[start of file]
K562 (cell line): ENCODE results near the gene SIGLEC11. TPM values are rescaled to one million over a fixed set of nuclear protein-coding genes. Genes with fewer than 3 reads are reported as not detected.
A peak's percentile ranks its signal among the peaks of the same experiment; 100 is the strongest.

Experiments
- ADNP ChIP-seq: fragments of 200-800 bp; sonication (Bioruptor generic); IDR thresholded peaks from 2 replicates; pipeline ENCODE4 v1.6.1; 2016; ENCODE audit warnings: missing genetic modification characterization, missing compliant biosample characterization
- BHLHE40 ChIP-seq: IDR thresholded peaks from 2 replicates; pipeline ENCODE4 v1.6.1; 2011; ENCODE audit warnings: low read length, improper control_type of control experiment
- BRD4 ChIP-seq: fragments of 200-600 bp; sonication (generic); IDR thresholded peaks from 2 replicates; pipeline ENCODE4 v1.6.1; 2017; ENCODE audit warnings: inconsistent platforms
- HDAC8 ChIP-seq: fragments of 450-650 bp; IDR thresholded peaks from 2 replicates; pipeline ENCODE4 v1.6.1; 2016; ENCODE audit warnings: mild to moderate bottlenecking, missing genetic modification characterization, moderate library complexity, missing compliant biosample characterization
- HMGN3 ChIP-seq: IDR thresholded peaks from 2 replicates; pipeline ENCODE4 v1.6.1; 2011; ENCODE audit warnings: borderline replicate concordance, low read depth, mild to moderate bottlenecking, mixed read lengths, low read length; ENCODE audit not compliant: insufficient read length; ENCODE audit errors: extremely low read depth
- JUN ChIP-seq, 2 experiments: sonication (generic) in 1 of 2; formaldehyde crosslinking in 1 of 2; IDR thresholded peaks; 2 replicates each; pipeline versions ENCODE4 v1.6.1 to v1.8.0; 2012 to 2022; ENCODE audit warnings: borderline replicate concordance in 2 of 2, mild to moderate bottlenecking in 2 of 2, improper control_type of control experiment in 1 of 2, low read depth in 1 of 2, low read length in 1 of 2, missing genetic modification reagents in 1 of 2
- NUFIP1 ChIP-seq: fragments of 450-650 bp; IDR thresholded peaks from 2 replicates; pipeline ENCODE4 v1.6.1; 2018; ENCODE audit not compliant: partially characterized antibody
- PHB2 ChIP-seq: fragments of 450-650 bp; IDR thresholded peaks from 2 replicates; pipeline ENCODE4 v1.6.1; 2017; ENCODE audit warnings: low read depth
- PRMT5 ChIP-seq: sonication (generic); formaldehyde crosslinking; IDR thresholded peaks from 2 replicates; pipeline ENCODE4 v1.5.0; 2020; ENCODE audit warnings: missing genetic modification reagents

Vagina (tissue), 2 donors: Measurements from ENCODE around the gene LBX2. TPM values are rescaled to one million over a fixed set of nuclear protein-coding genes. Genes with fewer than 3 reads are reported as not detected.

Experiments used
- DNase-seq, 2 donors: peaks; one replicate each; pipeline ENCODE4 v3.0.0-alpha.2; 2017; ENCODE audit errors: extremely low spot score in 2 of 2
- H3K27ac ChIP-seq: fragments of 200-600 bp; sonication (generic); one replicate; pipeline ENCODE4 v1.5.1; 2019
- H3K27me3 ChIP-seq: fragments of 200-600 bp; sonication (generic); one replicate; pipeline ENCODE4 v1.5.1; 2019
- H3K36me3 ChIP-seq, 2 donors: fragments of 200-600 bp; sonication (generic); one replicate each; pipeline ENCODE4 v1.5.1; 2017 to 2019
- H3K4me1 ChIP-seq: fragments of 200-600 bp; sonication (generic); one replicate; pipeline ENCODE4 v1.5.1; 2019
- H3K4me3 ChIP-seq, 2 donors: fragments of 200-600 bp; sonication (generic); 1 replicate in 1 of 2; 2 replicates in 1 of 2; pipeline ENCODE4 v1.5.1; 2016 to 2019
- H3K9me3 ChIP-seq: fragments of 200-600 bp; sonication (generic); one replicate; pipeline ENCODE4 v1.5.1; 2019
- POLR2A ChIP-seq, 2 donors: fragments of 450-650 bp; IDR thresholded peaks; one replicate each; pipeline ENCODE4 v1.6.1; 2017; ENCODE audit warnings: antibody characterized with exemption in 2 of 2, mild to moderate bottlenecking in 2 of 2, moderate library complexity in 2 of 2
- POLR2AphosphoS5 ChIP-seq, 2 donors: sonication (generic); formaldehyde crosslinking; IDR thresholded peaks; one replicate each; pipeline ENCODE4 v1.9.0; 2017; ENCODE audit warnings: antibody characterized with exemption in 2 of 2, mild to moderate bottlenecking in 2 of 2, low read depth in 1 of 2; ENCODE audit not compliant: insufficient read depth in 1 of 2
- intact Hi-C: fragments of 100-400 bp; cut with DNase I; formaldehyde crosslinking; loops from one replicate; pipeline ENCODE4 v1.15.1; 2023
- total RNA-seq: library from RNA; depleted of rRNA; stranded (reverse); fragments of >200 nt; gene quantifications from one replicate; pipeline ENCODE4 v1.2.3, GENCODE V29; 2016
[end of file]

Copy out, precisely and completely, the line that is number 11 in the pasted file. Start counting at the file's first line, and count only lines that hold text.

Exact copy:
- PHB2 ChIP-seq: fragments of 450-650 bp; IDR thresholded peaks from 2 replicates; pipeline ENCODE4 v1.6.1; 2017; ENCODE audit warnings: low read depth